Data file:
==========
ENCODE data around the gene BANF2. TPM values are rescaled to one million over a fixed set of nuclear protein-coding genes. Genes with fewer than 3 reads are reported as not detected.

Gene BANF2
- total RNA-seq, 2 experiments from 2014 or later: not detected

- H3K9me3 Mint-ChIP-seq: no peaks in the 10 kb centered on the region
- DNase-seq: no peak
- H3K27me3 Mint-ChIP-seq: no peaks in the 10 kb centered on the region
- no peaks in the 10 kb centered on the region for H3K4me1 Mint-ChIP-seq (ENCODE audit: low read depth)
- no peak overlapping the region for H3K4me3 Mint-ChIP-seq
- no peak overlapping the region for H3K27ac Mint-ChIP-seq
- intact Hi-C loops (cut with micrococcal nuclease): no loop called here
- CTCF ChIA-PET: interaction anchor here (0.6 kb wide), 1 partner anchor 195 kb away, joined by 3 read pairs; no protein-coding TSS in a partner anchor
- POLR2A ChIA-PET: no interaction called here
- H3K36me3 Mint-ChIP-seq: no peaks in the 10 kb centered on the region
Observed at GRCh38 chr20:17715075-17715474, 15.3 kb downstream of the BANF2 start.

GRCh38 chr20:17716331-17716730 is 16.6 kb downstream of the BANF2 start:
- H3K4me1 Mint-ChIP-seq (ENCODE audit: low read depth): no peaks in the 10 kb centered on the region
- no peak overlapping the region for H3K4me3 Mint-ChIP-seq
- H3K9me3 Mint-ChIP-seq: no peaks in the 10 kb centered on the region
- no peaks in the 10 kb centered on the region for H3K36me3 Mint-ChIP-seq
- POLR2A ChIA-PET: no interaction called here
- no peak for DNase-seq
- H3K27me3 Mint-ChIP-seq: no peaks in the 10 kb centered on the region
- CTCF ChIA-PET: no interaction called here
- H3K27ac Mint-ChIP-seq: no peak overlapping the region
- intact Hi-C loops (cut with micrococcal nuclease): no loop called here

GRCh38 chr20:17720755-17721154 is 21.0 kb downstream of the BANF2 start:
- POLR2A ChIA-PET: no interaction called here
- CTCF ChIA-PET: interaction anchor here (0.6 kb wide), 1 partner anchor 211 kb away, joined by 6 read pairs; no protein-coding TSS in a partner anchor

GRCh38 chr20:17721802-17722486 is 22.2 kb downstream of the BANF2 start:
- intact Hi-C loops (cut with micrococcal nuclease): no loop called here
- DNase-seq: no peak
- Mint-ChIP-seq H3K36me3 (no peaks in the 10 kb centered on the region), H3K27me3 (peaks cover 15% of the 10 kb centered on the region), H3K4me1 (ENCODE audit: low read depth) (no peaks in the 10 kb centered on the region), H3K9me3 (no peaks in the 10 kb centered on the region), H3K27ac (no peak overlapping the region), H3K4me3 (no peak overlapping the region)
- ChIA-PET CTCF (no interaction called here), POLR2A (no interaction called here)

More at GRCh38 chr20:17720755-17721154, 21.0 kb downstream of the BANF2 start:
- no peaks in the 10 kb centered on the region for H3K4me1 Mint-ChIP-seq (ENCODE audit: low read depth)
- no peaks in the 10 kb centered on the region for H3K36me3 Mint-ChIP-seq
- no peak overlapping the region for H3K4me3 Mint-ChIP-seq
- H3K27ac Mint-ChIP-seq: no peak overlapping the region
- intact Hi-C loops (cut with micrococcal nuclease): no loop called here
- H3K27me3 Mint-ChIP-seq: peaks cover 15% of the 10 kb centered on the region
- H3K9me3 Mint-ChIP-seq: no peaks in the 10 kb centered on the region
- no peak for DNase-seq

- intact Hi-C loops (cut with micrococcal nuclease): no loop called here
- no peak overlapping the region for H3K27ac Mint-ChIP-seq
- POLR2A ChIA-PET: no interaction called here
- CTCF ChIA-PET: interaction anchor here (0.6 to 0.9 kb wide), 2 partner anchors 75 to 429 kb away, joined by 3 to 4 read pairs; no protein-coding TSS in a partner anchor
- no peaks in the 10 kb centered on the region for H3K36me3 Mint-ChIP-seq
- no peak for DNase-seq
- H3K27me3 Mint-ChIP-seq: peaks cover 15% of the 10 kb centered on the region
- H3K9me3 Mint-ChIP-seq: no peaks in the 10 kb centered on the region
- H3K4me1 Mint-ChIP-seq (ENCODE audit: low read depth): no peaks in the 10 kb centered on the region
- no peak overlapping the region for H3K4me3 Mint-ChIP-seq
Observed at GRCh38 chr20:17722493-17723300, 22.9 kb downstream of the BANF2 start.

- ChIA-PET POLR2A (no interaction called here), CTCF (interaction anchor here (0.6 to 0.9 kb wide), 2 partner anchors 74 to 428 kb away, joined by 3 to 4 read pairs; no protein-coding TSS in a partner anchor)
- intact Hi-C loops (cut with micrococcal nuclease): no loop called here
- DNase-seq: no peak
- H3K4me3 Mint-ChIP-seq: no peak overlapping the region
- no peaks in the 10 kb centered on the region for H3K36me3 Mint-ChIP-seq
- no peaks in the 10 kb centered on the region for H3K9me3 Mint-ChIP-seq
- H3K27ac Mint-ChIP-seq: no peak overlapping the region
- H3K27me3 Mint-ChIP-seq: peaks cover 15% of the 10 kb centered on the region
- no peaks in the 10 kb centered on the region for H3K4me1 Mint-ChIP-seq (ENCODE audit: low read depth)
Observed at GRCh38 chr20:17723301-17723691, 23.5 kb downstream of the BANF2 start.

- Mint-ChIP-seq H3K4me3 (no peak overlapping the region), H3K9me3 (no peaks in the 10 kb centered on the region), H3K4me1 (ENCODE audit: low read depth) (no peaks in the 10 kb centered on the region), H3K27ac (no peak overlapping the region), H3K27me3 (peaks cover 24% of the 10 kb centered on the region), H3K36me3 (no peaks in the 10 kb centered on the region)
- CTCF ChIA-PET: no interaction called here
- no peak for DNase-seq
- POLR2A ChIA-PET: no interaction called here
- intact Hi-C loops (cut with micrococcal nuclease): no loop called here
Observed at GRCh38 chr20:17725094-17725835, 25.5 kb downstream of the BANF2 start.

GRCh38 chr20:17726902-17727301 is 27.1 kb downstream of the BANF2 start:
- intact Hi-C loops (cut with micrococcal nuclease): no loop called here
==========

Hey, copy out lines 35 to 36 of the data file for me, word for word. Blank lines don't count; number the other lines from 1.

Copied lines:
- no peaks in the 10 kb centered on the region for H3K4me1 Mint-ChIP-seq (ENCODE audit: low read depth)
- no peaks in the 10 kb centered on the region for H3K36me3 Mint-ChIP-seq